The Philadelphia Department of Public Health released the following health update on October 26, 2022:
Health Update: Ritonavir-boosted nirmatrelvir (Paxlovid) for Non-hospitalized Adults
October 26, 2022
- Paxlovid is under prescribed among older adults and those with certain underlying conditions who
could most benefit.
- Paxlovid has been shown to reduce the risk of hospitalization in these groups, regardless of
- Many drug-drug interactions can be managed by pausing or dose adjusting a medication during the
course of treatment with Paxlovid. Many tools are available to assist providers in managing
patients with multiple medications.
The NIH recommends ritonavir-boosted nirmatrelvir (Paxlovid) for non-hospitalized adults who are at
high risk of progressing to severe COVID-19. This includes those with certain medical conditions,
including, but not limited to, obesity, inactivity, diabetes, asthma, and smoking. See the CDC’s
Underlying medical conditions for an exhaustive list. In a clinical trial, Paxlovid provided an 88%
reduction in hospitalization or death when compared to the placebo. Other studies have shown that
Paxlovid is highly effective at preventing hospitalization and death in vulnerable groups,
regardless of vaccination status.
Additional risk factors include older age, a prolonged amount of time since the most recent vaccine
dose (i.e., >4–6 months), and a decreased likelihood of an adequate immune response to vaccination
due to a moderate to severe immunocompromising condition or the receipt of immunosuppressive
medications. The number and severity of the risk factors affects the level of risk.
Patients in the at-risk population who report a positive home test result from a rapid antigen
diagnostic test to their provider and those with a positive PCR test are eligible for Paxlovid
under the emergency use authorization (EUA). Confirmation of a positive home rapid antigen
diagnostic test with additional direct SARS-CoV-2 viral testing, such as a PCR, is not required.
Because Paxlovid is the only highly effective oral antiviral for the treatment of COVID-19, drug
interactions that can be safely managed should not preclude the use of this medication. Clinicians
should be aware that many commonly used medications can be safely co-administered with Paxlovid
despite its drug-drug interaction potential. Multiple tools exist to aid in medication management,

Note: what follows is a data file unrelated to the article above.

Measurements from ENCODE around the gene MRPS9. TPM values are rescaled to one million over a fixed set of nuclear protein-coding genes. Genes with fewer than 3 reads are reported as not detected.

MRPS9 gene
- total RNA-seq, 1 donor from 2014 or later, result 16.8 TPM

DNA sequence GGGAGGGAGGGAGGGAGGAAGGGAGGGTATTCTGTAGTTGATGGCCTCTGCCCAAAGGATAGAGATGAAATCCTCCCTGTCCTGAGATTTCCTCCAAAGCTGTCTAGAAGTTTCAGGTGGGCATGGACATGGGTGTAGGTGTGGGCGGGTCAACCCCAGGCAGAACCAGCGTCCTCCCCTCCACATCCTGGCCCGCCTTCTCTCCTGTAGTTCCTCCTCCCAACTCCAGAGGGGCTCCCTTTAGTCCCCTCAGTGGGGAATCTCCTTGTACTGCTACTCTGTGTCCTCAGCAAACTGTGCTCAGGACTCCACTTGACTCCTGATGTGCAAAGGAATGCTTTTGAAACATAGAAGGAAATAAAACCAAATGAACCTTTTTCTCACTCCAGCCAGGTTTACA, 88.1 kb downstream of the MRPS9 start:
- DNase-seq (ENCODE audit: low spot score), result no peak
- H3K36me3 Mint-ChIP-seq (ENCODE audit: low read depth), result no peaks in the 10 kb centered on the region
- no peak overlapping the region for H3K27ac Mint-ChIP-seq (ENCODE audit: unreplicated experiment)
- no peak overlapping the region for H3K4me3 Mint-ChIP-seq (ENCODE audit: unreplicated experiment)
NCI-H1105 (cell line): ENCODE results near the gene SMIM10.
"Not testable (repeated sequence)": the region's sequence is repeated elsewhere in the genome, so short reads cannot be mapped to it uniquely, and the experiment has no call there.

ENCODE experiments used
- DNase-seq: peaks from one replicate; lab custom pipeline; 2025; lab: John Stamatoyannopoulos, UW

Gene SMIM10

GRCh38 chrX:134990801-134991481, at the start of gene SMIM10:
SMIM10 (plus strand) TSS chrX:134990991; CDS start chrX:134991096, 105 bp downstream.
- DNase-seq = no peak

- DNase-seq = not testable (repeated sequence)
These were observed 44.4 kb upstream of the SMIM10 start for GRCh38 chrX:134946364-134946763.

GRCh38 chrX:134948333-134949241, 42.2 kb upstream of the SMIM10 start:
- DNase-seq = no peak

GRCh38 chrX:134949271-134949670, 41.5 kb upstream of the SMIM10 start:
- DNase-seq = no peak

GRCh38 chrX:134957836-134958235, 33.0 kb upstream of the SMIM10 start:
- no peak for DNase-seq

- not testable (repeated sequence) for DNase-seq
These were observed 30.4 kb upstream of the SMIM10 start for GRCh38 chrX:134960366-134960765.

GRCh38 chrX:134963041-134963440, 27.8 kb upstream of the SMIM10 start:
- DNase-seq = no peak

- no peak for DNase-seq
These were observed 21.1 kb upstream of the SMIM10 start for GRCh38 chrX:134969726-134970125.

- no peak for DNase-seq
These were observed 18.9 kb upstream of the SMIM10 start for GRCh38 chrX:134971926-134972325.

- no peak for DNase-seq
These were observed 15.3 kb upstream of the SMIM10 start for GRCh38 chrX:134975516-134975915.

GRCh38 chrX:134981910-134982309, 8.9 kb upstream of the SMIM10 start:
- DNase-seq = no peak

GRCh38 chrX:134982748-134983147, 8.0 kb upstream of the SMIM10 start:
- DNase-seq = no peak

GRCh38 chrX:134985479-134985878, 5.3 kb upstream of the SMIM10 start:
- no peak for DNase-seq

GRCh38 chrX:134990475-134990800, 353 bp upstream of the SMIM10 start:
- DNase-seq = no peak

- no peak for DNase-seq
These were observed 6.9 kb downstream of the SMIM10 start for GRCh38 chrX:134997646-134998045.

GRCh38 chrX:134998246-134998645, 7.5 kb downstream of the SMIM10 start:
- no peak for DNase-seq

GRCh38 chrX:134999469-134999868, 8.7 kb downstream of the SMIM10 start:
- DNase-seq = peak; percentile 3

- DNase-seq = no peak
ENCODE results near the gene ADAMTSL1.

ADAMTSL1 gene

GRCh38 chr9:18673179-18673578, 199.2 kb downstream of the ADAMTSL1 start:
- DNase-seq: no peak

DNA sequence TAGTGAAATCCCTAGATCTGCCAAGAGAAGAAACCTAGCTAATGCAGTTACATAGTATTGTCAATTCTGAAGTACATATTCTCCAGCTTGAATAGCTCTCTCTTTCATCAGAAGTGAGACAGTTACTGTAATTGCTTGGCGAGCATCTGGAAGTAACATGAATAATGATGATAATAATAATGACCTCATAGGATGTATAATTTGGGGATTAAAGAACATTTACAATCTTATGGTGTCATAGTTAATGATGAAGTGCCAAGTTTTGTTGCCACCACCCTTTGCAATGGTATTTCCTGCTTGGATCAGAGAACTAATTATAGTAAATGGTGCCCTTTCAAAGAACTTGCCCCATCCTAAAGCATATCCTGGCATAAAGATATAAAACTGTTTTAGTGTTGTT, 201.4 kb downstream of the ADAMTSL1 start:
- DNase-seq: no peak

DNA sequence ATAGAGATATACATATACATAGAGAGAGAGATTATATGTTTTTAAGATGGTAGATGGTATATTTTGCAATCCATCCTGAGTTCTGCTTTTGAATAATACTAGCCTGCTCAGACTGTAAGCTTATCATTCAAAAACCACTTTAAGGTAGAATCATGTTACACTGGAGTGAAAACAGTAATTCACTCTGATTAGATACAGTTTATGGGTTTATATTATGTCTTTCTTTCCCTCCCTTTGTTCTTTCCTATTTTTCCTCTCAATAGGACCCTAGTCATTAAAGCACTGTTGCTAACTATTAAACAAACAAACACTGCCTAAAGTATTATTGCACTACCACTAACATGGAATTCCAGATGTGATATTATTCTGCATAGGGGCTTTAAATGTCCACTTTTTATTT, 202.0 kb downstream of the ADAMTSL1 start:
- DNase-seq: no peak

including the FDA’s patient eligibility checklist, Ontario’s Advisory Table from the University of
Waterloo, and an interactive tool from the University of Liverpool, also available as a smartphone
app (COVID-19 iChart).
In patients with moderate renal impairment (eGFR ≥30 to <60 mL/min), the dosage of Paxlovid is 150
mg nirmatrelvir (one 150 mg tablet) and 100 mg ritonavir (one 100 mg tablet) twice daily for five
Patients with mild renal impairment (eGFR ≥60 to <90 mL/min) should receive the standard dose of
300 mg nirmatrelvir (two 150 mg tablets) and 100 mg ritonavir (one 100 mg tablet) with all three
tablets taken together orally twice daily for five days.
Paxlovid is not recommended at this time in patients with severe renal impairment (eGFR <30
Health care providers may rely on patient history and access to the patient’s health records to
make an assessment regarding the likelihood of renal impairment. For patients with a high
likelihood of renal impairment, providers may consider ordering a serum creatinine or calculating
the estimated glomerular filtration rate (eGFR) after assessment on a case-by-case basis.
There is evidence from Paxlovid’s clinical trials as well as other studies that suggest that the
amount of virus can fluctuate during the course of COVID-19 infection, independent of Paxlovid use.
Recent clinical trial data shows there was no significant difference in viral load rebound between
the Paxlovid group and the placebo.
Viral rebound may occur but should not preclude the use of Paxlovid in vulnerable groups that
benefit from reduced risk of hospitalization and death.